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Premises Liability Claims Against the Government

One of the most common premises liability situations happens when a defect on a public sidewalk or roadway injures a member of the public. For example, many accidents happen when traffic lights or signs don't function properly, are hidden, or are not there.

Another example of premises liability is when a local government entity performs roadwork involving excavation or obstruction of the roadway, and someone gets injured due to the change in the road's surface or traffic flow.

Another common situation is where someone gets injured when they trip and fall due to a defect in a public sidewalk.

In these cases, it would seem clear that the government responsible for maintaining the road or walkways is legally liable to the injured party.

Traditionally, government bodies have "sovereign immunity." Under this immunity, government bodies can't get sued or be liable in lawsuits.

State and federal governments have reduced this broad sovereign immunity over the years. States have reduced these protections by passing laws. They vary from state to state, but most are modeled on the Federal Tort Claims Act. This federal law waives the government's sovereign immunity under certain circumstances.

Consider reviewing the following resources for more about these issues:

The Federal Tort Claims Act

Congress enacted the Federal Tort Claims Act (FTCA) in 1946. Before that time, the federal government could not get sued for:

Today, the FTCA allows people to recover against the federal government for personal injury, wrongful death, and property damage caused by the negligence of a federal employee acting within the scope of their employment.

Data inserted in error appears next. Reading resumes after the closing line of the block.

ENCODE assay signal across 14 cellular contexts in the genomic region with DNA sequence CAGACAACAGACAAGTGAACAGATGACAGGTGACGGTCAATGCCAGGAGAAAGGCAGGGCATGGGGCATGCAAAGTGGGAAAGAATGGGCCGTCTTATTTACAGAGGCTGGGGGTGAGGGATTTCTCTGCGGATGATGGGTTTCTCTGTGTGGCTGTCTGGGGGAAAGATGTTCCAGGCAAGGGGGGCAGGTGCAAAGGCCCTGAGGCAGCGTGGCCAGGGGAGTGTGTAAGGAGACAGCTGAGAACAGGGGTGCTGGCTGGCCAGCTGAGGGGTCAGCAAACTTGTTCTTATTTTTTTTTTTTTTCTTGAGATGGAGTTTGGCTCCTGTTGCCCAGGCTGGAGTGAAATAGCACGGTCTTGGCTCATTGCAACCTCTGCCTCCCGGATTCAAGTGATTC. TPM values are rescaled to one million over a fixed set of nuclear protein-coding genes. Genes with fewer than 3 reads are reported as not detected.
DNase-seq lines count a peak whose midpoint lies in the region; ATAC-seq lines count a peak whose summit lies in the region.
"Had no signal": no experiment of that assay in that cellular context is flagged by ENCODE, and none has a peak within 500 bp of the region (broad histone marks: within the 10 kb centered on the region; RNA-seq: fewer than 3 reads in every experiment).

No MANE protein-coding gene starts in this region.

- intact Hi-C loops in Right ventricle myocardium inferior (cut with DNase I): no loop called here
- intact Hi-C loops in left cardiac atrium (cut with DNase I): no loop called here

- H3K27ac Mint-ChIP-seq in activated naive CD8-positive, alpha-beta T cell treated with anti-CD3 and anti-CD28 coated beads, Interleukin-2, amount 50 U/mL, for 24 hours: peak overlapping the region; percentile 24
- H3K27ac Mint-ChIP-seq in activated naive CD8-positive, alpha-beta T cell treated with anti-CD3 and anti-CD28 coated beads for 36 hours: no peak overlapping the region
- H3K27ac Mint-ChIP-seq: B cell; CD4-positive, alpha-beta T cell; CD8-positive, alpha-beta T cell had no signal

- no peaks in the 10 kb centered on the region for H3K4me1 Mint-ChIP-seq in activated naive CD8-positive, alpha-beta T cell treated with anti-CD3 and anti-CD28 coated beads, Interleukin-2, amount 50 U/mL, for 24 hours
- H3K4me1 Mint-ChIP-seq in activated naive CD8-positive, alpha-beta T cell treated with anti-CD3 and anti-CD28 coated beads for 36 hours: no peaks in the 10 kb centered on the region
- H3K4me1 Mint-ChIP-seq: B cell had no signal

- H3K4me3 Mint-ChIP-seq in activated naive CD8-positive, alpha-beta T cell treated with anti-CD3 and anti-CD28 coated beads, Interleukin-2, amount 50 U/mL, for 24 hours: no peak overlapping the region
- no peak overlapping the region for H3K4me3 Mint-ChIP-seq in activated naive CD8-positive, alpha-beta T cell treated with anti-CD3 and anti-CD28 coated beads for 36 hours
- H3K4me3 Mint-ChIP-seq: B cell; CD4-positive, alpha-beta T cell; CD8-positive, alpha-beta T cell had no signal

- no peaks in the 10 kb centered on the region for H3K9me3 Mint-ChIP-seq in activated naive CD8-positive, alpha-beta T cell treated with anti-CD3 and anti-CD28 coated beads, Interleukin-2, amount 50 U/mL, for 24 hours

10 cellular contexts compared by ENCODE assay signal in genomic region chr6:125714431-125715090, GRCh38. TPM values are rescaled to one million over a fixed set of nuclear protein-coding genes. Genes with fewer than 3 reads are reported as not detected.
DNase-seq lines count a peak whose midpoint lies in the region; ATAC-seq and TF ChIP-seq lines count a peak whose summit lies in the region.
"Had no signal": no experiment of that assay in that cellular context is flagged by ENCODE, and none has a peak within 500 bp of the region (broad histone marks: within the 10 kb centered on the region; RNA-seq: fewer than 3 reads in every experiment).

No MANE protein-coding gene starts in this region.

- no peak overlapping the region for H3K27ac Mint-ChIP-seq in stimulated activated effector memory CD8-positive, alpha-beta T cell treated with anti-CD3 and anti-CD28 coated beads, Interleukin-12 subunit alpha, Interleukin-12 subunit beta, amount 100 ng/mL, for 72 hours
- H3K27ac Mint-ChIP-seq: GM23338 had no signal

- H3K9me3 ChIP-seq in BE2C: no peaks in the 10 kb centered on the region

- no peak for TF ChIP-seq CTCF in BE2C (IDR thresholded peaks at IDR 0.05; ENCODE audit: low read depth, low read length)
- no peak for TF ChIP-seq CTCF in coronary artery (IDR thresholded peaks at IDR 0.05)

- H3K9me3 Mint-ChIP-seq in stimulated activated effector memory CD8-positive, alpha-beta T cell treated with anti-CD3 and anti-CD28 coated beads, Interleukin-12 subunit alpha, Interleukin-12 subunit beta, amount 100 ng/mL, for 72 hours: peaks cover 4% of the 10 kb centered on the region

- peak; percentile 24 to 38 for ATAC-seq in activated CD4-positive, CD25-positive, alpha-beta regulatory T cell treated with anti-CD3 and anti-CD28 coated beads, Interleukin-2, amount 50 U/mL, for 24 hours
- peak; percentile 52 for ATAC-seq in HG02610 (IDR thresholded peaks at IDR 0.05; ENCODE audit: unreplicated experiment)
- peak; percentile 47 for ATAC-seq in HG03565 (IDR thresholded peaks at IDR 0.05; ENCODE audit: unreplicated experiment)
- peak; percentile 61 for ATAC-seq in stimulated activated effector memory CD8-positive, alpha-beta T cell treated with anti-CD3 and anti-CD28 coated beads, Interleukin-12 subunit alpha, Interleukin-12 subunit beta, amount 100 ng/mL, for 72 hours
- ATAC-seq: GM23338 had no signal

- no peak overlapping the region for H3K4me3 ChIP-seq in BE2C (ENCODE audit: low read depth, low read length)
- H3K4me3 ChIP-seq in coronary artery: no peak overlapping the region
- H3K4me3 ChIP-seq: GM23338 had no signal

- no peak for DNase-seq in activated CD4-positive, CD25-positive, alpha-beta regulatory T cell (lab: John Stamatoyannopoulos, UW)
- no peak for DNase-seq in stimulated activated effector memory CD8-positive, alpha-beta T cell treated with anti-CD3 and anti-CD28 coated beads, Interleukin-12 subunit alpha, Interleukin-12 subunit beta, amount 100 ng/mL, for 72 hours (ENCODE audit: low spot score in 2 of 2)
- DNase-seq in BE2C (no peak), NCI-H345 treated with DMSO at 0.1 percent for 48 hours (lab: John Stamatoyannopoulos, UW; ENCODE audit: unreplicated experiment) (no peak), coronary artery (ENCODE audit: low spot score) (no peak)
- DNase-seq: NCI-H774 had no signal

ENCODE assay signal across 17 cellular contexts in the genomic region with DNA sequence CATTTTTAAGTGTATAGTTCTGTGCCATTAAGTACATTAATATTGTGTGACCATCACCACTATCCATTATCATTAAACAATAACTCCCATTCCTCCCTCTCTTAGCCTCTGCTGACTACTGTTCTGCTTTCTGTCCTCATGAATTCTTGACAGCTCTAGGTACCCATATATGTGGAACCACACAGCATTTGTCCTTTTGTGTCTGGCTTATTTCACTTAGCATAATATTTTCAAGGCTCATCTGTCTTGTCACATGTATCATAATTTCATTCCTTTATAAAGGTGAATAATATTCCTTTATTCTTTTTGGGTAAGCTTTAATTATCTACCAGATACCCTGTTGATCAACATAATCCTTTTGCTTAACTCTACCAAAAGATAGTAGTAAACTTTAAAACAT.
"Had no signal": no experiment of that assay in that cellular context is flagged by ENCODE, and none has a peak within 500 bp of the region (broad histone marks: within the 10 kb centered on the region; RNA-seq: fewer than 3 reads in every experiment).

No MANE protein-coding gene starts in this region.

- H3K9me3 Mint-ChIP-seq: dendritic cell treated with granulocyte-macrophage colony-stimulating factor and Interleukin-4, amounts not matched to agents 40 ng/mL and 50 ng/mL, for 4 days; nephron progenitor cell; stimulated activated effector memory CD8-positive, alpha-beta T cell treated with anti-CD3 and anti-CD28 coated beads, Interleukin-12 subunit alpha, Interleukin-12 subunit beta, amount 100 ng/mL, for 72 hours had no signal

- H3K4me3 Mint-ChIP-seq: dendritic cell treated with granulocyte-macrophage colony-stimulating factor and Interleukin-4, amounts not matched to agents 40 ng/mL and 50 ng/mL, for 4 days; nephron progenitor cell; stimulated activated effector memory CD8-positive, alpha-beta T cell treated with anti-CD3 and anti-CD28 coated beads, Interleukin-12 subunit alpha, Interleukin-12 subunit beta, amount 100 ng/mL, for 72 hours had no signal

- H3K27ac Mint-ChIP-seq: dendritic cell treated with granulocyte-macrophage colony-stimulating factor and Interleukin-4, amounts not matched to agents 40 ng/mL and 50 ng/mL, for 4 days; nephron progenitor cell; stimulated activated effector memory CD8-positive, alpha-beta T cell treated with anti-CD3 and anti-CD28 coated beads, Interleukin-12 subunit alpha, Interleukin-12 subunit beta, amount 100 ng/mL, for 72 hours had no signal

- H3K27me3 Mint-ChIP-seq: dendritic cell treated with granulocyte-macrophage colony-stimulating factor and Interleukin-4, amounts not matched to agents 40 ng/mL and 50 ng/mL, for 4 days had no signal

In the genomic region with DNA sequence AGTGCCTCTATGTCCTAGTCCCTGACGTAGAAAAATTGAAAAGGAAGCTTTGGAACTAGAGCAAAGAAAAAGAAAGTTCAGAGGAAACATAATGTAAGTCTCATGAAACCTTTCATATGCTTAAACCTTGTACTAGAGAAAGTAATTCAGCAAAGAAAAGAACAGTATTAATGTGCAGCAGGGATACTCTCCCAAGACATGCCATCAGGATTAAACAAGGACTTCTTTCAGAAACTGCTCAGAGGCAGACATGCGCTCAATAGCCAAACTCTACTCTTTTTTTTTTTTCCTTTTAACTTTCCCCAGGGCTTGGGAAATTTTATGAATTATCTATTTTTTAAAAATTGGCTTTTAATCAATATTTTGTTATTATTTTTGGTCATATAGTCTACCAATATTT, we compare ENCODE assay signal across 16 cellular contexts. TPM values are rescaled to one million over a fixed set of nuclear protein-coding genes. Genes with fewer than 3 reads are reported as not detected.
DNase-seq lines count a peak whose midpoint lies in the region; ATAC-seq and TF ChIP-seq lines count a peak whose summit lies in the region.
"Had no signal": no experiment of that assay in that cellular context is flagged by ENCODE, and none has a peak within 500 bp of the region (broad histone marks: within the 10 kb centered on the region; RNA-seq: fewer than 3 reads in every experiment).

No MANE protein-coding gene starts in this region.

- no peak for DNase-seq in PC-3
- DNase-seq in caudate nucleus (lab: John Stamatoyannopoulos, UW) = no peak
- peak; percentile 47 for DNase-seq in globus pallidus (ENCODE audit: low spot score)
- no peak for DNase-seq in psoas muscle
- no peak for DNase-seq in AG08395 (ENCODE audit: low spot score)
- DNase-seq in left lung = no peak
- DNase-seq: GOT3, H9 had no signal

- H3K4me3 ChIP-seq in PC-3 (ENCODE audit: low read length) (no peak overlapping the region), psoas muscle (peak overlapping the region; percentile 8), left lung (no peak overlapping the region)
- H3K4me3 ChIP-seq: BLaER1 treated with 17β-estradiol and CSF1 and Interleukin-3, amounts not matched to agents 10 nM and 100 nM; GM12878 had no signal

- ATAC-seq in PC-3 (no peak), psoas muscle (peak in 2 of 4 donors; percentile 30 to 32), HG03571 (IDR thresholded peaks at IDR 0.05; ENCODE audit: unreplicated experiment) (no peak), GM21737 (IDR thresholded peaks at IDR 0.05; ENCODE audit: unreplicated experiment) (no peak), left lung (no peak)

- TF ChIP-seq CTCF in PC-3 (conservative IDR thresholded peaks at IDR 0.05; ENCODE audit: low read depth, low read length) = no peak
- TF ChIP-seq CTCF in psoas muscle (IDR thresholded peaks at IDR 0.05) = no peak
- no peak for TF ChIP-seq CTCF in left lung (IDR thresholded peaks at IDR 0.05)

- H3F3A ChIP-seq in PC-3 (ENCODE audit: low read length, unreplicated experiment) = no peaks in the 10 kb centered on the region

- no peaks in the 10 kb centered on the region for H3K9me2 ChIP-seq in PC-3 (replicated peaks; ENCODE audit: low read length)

A person is generally acting within the scope of their employment if:

  1. A competent authority authorized their conduct
  2. They were serving, at least in part, a governmental purpose

If an injured person suffers such injury by the act or omission of an independent contractor hired by the federal government, the government might be liable for the contractor's negligence. But for this to happen, the plaintiff must show:

  • The government had the authority to control the detailed physical performance of the contractor and
  • The government could exercise substantial supervision of that contractor's day-to-day activities

The only award allowed under the FTCA is money damages for a specified amount. But you can't recover pre-judgment interest or punitive damages from the government.

Federal law governs the procedure for pursuing a claim against it under the FTCA. But the state's law where the act or omission happened will determine the government's liability.

Under the FTCA, a person must write their claim within two years after it becomes known. You must submit a written claim to bring a lawsuit against the federal government. Failure to do so likely results in dismissal of the suit.

State Government Immunity Laws

A person wishing to bring a premises liability claim against a state or municipal government must follow the state's government immunity laws. Under these laws, many states limit liability for premises defects. Some do this by establishing a relatively low standard of care owed to those on government property.